The long-running saga of philanthropist and Lotus founder Mitch Kapor’s attempt to build a new home in North Berkeley landed at the California Supreme Court in Los Angeles on Tuesday this week.
At the Dec. 2 hearing, the Court heard arguments on whether the rules that exempt most proposed single-family homes from undergoing an environmental impact report (EIR) should apply to the proposal by Kapor, and his wife Freada Kapor Klein, to build a new home with a 10-car garage at 2707 Rose St.
According to Bob Egelko, the Chronicle’s courts reporter, at the one-hour hearing Susan Brandt-Hawley, a lawyer for the Berkeley Hillside Preservation group, re-iterated arguments that have been presented to Berkeley’s Zoning Adjustments Board (which originally approved the project in January 2010), and the Alameda County Superior Court, which subsequently denied an appeal on the case.
Brandt-Hawley said that building a “huge home” in a “landslide zone,” which will also require extensive work to widen the roadway, should amount to unusual circumstances requiring environmental review. She cited testimony by the group’s expert witness, engineer Lawrence Karp.
Brandt-Hawley said Thursday she could not comment on this week’s hearing.
Amrit Kulkarni, the Kapors’ lawyer, said at the hearing that “courts should give considerable deference to Berkeley officials, who rejected opponents’ concerns about landslides, drainage and traffic on the narrow street,” according to the Chronicle report. Kulkarni also argued that the law should be applied consistently statewide.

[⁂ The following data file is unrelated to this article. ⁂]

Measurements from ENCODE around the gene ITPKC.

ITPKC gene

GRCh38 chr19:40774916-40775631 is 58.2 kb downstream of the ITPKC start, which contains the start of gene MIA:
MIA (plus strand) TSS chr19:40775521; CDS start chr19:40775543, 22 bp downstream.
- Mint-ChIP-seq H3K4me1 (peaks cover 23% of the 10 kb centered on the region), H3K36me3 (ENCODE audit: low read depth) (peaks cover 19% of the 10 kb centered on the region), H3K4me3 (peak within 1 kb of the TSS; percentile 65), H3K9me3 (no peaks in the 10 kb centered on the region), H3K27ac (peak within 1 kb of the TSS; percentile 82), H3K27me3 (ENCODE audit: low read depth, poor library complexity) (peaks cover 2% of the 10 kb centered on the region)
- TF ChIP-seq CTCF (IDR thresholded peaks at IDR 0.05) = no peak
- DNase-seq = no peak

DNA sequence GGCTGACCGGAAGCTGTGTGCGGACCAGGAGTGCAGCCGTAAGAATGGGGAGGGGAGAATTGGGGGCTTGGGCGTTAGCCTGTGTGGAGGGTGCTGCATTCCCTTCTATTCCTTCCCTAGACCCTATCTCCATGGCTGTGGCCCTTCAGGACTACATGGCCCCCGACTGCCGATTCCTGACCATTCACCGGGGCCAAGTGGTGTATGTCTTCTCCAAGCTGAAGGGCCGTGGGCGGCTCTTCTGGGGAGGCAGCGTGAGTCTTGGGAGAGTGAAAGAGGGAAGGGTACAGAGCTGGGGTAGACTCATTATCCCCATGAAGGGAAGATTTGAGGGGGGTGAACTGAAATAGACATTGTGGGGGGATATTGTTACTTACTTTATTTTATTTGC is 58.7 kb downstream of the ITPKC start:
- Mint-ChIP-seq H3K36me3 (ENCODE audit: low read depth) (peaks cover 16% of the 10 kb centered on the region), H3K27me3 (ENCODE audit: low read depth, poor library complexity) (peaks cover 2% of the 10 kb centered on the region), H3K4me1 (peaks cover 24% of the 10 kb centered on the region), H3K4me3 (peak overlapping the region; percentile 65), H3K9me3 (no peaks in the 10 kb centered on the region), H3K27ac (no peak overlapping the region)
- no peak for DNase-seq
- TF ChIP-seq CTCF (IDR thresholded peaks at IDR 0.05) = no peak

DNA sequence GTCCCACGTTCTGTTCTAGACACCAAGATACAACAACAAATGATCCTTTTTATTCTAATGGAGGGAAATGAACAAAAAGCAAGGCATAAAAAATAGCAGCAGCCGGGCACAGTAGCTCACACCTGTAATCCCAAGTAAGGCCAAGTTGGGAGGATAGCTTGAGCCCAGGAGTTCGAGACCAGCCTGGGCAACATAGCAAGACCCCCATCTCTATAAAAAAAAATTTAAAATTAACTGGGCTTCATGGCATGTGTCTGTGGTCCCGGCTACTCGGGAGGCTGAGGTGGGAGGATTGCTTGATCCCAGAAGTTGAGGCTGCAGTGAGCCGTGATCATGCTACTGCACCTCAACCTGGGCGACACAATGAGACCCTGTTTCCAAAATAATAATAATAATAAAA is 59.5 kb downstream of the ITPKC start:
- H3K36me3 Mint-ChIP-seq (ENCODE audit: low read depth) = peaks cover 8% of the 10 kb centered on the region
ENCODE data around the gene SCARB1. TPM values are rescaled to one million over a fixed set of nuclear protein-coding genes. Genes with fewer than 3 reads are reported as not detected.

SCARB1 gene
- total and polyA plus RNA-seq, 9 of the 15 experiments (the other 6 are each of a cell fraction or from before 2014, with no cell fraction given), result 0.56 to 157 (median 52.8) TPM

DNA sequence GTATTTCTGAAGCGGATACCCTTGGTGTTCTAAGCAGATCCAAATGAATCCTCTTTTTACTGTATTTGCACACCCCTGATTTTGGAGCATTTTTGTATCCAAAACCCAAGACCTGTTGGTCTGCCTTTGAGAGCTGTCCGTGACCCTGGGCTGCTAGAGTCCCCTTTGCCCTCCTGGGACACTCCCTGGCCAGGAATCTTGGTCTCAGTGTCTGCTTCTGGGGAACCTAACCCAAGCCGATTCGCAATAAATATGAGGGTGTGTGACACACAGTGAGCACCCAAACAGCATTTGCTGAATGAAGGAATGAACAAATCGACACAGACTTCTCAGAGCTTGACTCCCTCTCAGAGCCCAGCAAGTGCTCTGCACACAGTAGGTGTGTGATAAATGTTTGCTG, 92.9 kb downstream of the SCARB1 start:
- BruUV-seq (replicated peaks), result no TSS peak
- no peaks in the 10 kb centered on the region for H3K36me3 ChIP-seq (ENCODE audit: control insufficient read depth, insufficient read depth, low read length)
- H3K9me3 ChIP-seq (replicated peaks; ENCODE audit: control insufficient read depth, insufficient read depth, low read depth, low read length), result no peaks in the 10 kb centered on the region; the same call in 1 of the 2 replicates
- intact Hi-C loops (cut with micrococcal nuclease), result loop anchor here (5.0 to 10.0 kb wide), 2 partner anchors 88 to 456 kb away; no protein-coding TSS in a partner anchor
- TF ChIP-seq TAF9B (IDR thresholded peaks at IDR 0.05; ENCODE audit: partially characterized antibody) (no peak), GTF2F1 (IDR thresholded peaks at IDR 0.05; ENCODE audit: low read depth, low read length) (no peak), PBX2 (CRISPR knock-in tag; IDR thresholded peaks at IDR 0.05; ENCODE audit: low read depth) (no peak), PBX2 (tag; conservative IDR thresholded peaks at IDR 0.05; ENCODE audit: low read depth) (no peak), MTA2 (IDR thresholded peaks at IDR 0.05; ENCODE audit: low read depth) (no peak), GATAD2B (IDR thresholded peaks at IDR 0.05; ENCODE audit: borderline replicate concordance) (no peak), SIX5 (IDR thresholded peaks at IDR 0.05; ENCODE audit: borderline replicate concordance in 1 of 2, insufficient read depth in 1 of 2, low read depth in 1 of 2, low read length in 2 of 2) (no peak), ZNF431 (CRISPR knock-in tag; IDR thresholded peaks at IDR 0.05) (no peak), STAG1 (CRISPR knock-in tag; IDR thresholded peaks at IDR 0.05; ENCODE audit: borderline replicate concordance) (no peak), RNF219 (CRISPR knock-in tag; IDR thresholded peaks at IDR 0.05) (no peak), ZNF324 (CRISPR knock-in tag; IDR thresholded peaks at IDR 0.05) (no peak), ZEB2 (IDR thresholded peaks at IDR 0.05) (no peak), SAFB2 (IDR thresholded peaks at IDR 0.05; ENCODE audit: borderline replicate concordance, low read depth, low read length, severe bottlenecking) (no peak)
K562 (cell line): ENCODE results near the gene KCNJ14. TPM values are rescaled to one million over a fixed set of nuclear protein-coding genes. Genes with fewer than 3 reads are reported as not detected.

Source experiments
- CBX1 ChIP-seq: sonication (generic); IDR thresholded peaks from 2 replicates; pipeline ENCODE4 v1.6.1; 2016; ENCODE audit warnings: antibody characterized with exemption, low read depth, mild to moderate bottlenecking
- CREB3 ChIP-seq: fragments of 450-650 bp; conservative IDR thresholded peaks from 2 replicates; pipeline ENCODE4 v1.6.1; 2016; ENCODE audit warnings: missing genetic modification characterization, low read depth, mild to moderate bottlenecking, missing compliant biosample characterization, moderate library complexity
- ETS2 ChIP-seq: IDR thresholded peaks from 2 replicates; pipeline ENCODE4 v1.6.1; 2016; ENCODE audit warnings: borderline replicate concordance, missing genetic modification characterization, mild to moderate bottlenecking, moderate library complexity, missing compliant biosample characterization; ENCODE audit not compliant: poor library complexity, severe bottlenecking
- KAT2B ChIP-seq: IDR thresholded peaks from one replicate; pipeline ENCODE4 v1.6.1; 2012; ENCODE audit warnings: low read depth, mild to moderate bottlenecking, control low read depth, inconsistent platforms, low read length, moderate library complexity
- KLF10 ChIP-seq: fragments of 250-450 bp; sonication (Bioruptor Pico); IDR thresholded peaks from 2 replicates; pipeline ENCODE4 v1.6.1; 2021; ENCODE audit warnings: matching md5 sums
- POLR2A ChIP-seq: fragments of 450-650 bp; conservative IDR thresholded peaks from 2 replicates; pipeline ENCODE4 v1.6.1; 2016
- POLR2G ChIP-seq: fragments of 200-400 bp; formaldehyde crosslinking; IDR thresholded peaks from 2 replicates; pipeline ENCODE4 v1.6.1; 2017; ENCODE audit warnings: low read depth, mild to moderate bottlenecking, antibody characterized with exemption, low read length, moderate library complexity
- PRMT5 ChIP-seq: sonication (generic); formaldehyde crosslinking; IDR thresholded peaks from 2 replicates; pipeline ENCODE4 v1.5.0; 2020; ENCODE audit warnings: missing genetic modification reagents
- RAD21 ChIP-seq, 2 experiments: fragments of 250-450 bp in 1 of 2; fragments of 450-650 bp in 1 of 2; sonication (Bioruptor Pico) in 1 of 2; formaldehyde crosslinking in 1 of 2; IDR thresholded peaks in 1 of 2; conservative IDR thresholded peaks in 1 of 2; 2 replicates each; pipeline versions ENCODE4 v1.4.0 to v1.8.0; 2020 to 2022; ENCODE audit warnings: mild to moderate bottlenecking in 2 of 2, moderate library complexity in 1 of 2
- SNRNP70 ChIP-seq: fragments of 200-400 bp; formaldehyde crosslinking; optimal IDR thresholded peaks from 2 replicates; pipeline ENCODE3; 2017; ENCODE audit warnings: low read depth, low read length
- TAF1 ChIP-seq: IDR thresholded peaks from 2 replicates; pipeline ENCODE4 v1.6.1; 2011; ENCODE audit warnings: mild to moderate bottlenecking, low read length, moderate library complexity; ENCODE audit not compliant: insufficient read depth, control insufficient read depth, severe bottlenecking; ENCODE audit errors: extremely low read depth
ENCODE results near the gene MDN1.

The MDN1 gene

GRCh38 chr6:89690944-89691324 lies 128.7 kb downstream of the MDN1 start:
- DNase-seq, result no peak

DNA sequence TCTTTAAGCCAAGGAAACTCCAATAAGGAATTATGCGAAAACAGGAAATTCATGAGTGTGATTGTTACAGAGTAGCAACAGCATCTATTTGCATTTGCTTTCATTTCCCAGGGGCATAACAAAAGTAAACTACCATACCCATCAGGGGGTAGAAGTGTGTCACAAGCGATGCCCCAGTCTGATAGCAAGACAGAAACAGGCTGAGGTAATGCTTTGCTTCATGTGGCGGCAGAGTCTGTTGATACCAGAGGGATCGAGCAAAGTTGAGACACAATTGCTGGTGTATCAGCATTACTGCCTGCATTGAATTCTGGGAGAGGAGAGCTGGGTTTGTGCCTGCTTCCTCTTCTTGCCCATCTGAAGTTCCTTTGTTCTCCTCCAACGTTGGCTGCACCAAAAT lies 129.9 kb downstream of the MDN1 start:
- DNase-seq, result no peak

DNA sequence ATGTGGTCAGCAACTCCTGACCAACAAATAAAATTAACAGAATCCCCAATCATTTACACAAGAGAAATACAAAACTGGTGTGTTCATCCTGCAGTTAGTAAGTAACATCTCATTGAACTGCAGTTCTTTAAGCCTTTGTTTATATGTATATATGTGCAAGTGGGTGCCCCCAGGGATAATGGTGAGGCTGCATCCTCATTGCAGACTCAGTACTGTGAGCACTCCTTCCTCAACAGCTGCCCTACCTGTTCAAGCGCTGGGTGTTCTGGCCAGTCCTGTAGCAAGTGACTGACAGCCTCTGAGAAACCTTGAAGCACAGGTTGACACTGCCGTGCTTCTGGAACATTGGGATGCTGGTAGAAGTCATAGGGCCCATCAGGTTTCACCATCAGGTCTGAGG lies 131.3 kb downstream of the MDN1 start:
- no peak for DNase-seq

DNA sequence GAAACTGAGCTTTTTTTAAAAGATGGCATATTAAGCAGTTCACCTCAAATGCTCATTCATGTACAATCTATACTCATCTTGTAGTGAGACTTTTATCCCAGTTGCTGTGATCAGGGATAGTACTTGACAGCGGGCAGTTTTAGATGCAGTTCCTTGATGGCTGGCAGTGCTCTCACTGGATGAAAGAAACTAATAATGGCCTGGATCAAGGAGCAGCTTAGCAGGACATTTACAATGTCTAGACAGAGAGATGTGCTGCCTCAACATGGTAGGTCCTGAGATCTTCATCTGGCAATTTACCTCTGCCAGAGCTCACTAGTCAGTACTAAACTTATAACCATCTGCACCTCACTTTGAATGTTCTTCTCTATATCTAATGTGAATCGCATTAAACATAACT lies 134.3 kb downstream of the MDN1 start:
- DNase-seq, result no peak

Kulkarni did not return calls from Berkeleyside seeking comment.
Read the court documents relating to the Dec. 2 Supreme Court hearing.
If the court rules in favor of the preservation group, its decision could redefine the scope of California’s environmental laws.
Kapor’s application would see a modern, 6,478-square-foot home with a 3,394-square-foot garage, built on the site of a now demolished 2-story 1925 house at 2707 Rose St. Public records show Kapor bought the property for $725,000 in August 2008.
The home — a sleek, low-slung box-like structure with lots of glass — would be designed by Berkeley-based Marcy Wong Donn Logan Architects, whose portfolio includes the Berkeley Rep Roda theatre, the Freight & Salvage and Cragmont Elementary School, as well as many residential projects.
The court is expected to rule within 90 days.
Catch up on Berkeleyside’s full coverage of the Rose Street case.
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